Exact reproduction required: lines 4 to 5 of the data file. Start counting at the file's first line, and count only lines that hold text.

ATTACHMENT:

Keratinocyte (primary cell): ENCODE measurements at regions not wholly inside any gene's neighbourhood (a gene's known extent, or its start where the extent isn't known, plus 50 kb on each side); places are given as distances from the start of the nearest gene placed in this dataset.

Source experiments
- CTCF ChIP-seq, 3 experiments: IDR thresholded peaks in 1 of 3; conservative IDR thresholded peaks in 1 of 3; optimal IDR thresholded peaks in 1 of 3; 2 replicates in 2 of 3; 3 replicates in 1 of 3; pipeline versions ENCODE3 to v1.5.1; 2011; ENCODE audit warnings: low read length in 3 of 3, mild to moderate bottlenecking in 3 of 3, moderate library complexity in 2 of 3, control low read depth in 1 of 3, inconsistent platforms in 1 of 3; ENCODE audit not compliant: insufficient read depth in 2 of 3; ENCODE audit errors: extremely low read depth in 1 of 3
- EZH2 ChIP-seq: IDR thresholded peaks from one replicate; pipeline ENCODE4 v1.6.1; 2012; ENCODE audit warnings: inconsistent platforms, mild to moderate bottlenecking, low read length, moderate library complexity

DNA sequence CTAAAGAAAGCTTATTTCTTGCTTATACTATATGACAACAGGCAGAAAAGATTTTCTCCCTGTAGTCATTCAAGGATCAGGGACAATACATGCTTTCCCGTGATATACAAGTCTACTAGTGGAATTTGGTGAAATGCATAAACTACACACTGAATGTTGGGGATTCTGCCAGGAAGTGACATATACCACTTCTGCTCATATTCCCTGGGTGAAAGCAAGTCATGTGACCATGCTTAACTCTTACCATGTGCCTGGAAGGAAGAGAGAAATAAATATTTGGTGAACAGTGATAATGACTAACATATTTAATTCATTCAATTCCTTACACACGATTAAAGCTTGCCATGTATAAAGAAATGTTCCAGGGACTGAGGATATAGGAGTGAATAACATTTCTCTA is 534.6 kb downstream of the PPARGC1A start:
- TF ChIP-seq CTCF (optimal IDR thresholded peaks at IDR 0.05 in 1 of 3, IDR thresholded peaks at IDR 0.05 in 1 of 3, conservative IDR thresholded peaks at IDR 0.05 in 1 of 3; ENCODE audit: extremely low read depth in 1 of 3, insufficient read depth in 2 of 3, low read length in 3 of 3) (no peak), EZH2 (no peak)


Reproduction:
- EZH2 ChIP-seq: IDR thresholded peaks from one replicate; pipeline ENCODE4 v1.6.1; 2012; ENCODE audit warnings: inconsistent platforms, mild to moderate bottlenecking, low read length, moderate library complexity

DNA sequence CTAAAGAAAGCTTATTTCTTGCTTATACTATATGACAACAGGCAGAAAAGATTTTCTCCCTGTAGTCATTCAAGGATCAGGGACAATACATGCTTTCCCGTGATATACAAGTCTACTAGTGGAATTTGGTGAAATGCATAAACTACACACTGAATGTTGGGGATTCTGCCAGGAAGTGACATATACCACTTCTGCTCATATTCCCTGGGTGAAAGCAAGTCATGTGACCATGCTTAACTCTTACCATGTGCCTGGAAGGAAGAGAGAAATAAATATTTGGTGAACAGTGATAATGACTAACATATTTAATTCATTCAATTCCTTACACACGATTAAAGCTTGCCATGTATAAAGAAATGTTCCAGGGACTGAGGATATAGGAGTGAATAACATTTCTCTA is 534.6 kb downstream of the PPARGC1A start: